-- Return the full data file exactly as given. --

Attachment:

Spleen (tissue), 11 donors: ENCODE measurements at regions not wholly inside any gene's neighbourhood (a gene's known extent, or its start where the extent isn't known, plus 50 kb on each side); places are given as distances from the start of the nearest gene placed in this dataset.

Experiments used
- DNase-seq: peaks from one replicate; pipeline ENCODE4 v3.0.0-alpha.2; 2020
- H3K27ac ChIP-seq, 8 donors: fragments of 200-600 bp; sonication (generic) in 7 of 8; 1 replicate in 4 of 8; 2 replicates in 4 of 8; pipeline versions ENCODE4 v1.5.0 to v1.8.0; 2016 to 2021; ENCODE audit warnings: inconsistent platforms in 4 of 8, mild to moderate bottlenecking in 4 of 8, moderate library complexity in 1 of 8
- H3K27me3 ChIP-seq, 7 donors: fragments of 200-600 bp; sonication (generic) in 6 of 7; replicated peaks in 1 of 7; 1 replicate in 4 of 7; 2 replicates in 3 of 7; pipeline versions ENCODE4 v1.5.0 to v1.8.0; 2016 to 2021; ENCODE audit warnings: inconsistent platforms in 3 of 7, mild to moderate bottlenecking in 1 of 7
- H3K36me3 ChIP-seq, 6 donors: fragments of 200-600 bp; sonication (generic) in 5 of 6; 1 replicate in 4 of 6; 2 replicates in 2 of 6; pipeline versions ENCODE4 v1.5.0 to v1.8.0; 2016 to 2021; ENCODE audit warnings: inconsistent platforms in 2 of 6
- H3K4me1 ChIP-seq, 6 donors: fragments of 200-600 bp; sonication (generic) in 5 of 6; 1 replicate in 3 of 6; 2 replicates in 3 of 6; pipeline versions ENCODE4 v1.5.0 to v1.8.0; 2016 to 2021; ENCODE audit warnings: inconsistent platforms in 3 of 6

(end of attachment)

Spleen (tissue), 11 donors: ENCODE measurements at regions not wholly inside any gene's neighbourhood (a gene's known extent, or its start where the extent isn't known, plus 50 kb on each side); places are given as distances from the start of the nearest gene placed in this dataset.

Experiments used
- DNase-seq: peaks from one replicate; pipeline ENCODE4 v3.0.0-alpha.2; 2020
- H3K27ac ChIP-seq, 8 donors: fragments of 200-600 bp; sonication (generic) in 7 of 8; 1 replicate in 4 of 8; 2 replicates in 4 of 8; pipeline versions ENCODE4 v1.5.0 to v1.8.0; 2016 to 2021; ENCODE audit warnings: inconsistent platforms in 4 of 8, mild to moderate bottlenecking in 4 of 8, moderate library complexity in 1 of 8
- H3K27me3 ChIP-seq, 7 donors: fragments of 200-600 bp; sonication (generic) in 6 of 7; replicated peaks in 1 of 7; 1 replicate in 4 of 7; 2 replicates in 3 of 7; pipeline versions ENCODE4 v1.5.0 to v1.8.0; 2016 to 2021; ENCODE audit warnings: inconsistent platforms in 3 of 7, mild to moderate bottlenecking in 1 of 7
- H3K36me3 ChIP-seq, 6 donors: fragments of 200-600 bp; sonication (generic) in 5 of 6; 1 replicate in 4 of 6; 2 replicates in 2 of 6; pipeline versions ENCODE4 v1.5.0 to v1.8.0; 2016 to 2021; ENCODE audit warnings: inconsistent platforms in 2 of 6
- H3K4me1 ChIP-seq, 6 donors: fragments of 200-600 bp; sonication (generic) in 5 of 6; 1 replicate in 3 of 6; 2 replicates in 3 of 6; pipeline versions ENCODE4 v1.5.0 to v1.8.0; 2016 to 2021; ENCODE audit warnings: inconsistent platforms in 3 of 6